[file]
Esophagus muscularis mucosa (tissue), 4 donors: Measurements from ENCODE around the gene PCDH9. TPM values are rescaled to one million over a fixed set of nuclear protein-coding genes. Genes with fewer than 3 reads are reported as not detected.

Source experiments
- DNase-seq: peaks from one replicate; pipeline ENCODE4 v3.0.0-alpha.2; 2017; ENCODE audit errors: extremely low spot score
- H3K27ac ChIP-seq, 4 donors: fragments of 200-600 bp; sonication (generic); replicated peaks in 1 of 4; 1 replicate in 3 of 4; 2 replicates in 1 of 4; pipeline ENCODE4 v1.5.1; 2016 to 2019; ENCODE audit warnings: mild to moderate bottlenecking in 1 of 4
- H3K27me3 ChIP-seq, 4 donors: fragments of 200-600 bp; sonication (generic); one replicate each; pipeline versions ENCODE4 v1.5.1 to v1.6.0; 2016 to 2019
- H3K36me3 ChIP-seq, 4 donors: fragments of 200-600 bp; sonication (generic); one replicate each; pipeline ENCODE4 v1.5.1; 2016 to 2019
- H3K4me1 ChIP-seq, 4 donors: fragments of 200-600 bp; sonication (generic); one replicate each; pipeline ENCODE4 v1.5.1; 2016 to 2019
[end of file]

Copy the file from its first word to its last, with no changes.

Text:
Esophagus muscularis mucosa (tissue), 4 donors: Measurements from ENCODE around the gene PCDH9. TPM values are rescaled to one million over a fixed set of nuclear protein-coding genes. Genes with fewer than 3 reads are reported as not detected.

Source experiments
- DNase-seq: peaks from one replicate; pipeline ENCODE4 v3.0.0-alpha.2; 2017; ENCODE audit errors: extremely low spot score
- H3K27ac ChIP-seq, 4 donors: fragments of 200-600 bp; sonication (generic); replicated peaks in 1 of 4; 1 replicate in 3 of 4; 2 replicates in 1 of 4; pipeline ENCODE4 v1.5.1; 2016 to 2019; ENCODE audit warnings: mild to moderate bottlenecking in 1 of 4
- H3K27me3 ChIP-seq, 4 donors: fragments of 200-600 bp; sonication (generic); one replicate each; pipeline versions ENCODE4 v1.5.1 to v1.6.0; 2016 to 2019
- H3K36me3 ChIP-seq, 4 donors: fragments of 200-600 bp; sonication (generic); one replicate each; pipeline ENCODE4 v1.5.1; 2016 to 2019
- H3K4me1 ChIP-seq, 4 donors: fragments of 200-600 bp; sonication (generic); one replicate each; pipeline ENCODE4 v1.5.1; 2016 to 2019